• ♦ Fair enough :) – Ziezi Dec 24 '15 at 9:54
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Taste is subjective but a high-end espresso should not taste sour. Old coffee, poorly roasted coffee, and inferior grade coffee are the main culprits.

The following is a pet theory, not science: cafes that charge a lot for coffee to cover overhead--or just because they think they can--sometimes have a low regard for the customer. Sometimes the best cup of espresso comes from a smaller cafe that depends on loyal customers for survival or is in business because the owner takes pride in serving good stuff.

You shouldn't have to say anything to get a less acidic shot. If you are paying for good espresso you should get it--with the qualification that any cafe has a cycle of re-stocking and so some variation in quality is normal.

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    I agree with OP that some espresso just tastes more sour than others. I agree with you, though, that good espresso shops should certainly be expected to serve high quality product without specially requesting it! – hoc_age Nov 29 '15 at 4:34
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As it was already mentioned some of the main parameters determining coffee taste are:

  1. Coffee related:

    • beans origin and quality.
    • beans roasting and time passed.
    • beans grounding and time passed.
  2. Machine related:

    • water quality.
    • water desalination frequency.
    • general cleanliness of the machine and the environment.
    • lower water temperature of extraction. If the machine temperature is lower due lack of periodical calibration, the coffee tastes sour and flat.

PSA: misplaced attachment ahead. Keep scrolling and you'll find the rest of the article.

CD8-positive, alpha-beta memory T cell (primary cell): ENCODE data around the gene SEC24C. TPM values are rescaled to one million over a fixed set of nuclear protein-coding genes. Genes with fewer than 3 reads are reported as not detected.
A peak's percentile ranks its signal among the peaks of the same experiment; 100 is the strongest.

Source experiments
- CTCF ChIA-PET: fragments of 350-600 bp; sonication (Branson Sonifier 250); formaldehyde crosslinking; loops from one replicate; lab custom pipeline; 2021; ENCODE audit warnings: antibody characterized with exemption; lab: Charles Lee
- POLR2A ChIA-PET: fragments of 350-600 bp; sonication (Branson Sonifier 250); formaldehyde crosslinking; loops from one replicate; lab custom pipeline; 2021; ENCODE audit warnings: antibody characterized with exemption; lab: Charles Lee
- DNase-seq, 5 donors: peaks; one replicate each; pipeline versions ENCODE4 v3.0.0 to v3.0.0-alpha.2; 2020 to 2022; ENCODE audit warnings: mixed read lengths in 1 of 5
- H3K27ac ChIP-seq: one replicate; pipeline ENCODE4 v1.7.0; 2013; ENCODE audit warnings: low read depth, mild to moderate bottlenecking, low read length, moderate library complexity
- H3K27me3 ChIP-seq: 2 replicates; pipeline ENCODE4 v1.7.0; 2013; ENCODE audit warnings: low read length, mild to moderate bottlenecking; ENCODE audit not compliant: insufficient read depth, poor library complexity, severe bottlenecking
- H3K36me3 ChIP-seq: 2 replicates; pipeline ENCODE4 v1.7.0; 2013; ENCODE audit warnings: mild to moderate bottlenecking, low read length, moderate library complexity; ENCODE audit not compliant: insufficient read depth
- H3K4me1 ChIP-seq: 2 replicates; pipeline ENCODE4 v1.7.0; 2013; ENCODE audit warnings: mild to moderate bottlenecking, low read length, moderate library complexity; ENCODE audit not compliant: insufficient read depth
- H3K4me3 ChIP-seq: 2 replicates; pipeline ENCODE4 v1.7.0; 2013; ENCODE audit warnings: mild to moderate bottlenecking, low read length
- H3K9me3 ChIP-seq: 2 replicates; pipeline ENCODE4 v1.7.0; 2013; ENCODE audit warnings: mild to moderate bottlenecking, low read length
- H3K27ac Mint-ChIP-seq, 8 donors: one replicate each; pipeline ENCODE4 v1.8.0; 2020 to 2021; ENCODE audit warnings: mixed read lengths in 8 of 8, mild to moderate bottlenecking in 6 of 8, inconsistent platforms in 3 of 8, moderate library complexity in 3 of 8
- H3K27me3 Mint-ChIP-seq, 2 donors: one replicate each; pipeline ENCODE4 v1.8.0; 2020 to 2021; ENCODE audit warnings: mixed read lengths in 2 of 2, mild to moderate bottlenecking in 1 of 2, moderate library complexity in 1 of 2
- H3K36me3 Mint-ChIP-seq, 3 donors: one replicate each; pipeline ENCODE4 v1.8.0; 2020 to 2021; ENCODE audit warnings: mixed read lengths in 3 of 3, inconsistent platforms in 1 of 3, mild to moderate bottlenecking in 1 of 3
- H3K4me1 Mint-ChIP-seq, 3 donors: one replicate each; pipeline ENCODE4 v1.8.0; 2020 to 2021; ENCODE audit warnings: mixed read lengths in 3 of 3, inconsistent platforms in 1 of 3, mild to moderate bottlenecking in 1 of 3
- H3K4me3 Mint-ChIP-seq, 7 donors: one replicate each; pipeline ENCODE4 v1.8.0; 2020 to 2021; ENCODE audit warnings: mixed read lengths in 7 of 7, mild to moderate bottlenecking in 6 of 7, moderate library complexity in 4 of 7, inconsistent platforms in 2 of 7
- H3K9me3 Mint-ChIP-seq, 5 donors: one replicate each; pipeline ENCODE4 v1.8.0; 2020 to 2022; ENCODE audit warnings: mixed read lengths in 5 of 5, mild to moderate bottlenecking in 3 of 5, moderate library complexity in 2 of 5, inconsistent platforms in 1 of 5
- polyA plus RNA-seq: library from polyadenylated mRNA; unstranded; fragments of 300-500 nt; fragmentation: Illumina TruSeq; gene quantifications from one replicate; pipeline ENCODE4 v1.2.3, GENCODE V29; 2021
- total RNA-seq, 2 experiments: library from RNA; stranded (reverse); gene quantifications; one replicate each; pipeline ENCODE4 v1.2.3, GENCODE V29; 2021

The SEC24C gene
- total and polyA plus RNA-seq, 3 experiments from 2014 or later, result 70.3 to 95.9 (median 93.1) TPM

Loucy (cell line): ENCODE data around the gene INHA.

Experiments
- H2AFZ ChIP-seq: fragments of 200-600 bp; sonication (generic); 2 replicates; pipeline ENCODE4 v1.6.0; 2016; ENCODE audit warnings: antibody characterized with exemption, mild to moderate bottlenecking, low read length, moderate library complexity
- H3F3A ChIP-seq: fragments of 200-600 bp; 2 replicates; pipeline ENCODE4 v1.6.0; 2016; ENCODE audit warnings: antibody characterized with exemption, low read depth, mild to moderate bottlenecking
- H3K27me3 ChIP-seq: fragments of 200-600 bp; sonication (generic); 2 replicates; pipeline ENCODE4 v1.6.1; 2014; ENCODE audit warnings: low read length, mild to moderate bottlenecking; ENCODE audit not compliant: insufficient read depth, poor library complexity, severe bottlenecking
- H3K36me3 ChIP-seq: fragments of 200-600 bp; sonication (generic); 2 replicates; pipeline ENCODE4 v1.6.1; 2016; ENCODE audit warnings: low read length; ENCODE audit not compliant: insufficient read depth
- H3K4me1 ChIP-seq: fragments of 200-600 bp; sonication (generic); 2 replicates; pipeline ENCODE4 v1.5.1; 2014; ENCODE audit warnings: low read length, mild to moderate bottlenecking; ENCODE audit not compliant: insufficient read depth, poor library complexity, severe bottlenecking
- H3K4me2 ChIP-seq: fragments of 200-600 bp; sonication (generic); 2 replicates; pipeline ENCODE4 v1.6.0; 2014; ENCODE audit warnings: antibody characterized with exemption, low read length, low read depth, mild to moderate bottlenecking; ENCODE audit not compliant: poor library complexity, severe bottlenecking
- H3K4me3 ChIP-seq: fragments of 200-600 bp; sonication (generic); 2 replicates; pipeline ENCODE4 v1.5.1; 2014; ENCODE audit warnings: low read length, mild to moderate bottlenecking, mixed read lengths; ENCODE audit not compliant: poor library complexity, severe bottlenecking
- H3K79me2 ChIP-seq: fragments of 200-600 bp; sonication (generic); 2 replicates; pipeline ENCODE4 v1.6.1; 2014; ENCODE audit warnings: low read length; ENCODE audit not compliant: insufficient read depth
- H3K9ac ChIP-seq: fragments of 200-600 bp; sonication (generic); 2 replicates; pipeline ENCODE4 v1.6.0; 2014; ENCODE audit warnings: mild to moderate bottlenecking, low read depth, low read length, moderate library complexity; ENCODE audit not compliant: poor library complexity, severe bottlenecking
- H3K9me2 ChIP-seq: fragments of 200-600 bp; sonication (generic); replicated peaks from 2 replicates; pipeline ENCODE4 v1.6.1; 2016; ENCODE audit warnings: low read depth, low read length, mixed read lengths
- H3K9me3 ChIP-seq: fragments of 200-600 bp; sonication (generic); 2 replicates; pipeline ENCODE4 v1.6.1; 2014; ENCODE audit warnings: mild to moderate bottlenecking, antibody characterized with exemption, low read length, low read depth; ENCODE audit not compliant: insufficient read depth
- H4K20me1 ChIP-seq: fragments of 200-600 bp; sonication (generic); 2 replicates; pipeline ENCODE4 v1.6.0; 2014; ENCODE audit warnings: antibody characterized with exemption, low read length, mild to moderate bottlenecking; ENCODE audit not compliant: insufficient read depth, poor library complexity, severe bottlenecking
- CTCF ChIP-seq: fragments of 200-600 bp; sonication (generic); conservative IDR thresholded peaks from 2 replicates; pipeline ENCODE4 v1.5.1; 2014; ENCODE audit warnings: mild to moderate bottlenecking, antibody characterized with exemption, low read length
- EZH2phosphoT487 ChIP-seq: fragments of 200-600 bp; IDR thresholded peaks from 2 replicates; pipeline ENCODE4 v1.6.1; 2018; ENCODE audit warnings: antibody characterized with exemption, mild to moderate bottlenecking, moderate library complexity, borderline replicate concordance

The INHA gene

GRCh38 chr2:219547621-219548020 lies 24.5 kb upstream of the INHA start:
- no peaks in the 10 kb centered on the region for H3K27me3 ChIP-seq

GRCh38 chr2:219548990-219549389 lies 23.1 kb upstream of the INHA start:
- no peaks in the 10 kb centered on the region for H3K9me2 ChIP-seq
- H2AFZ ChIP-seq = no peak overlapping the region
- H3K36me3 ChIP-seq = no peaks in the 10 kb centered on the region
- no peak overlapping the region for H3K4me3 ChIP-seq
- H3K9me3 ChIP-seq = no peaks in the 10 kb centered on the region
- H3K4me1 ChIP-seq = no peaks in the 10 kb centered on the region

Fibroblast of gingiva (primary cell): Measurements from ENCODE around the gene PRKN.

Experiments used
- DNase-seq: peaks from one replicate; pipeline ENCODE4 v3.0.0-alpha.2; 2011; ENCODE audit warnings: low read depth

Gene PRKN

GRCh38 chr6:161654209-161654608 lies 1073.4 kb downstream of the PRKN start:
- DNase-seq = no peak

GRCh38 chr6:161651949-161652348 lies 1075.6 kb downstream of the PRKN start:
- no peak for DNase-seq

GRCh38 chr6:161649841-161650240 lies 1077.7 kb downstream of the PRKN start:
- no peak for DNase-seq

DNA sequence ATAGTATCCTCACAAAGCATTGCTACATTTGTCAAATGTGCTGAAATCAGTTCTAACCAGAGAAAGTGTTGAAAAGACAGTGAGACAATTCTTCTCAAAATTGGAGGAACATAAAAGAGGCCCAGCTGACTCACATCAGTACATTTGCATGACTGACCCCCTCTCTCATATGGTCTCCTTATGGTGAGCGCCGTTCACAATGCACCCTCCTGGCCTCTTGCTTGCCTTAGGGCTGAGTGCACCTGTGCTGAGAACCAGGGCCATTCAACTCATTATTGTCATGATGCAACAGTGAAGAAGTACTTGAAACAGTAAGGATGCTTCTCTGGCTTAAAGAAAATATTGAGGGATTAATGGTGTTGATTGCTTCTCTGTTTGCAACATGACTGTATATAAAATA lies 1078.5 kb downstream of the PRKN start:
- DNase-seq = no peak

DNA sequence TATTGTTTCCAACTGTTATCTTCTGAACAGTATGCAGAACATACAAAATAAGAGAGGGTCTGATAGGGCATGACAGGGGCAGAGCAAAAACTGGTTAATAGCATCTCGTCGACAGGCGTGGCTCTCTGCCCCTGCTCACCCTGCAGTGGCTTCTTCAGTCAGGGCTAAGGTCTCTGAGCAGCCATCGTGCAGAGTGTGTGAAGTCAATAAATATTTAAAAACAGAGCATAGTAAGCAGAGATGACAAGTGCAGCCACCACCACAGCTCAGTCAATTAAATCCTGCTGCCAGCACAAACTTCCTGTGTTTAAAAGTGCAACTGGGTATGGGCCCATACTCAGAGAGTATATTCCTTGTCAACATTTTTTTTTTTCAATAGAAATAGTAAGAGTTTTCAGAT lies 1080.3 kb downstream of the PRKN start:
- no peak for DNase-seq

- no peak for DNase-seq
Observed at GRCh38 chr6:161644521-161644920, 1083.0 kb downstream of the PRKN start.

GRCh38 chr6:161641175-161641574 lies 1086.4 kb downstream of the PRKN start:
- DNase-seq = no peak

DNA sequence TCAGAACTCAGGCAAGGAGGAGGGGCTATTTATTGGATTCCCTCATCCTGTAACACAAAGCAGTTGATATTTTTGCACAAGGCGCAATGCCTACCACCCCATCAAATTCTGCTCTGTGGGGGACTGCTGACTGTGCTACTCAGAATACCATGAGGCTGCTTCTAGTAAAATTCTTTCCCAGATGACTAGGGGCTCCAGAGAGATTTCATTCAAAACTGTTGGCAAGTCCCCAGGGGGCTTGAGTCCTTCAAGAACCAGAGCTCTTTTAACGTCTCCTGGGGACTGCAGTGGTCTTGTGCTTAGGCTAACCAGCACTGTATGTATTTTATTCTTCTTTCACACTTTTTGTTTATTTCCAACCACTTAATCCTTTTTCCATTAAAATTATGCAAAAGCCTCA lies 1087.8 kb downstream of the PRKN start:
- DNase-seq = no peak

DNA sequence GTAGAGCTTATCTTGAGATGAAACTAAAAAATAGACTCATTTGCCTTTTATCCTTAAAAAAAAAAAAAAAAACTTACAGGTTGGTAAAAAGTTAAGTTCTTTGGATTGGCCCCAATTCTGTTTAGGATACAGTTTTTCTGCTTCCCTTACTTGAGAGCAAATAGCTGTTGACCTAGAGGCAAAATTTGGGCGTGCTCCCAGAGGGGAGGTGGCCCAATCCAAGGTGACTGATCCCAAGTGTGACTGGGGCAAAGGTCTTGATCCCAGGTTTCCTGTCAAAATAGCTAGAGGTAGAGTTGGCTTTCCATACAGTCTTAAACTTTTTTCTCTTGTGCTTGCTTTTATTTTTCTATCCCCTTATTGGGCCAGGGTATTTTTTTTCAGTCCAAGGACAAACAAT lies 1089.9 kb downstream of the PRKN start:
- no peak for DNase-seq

3. Preparation related:

    • extracted coffee exposure to the atmosphere. The longer is stays exposed, the more it reacts with the atmospheric oxygen and oxidizes, thus becoming more sour. This is true especially for all the coffees with added water (Americano, lungo) that breaks the thin layer covering and preserving the coffee's nice taste qualities.
  4. Consumption of additional beverage or/and snack together with the coffee.

    • if the additional food or/and drink consumed together with the coffee contains more sugar, then your coffee will always taste sour. (The effect is similar to when you eat chocolate first and then eat an apple, the apple tastes much sour.)

    • smoking affects taste receptors as well and it should be taken into consideration, i.e. you receptors are less sensitive and there is no point in buying coffee from high-end shops, as you are unable to feel the taste.

Generally, if you want to experience the best quality of a given espresso, you should order it ristretto. The ordinary espresso extraction time is around 25 seconds (1ml / sec) and you get a full shot. Ristretto reduces the extraction time, usually by half, and cuts the last drops of water that contain lower concentration of coffee extract, thus keeping the strong aroma and different taste balance. In the ideal case it should be consumed as fast as possible, just like a gourmé meal.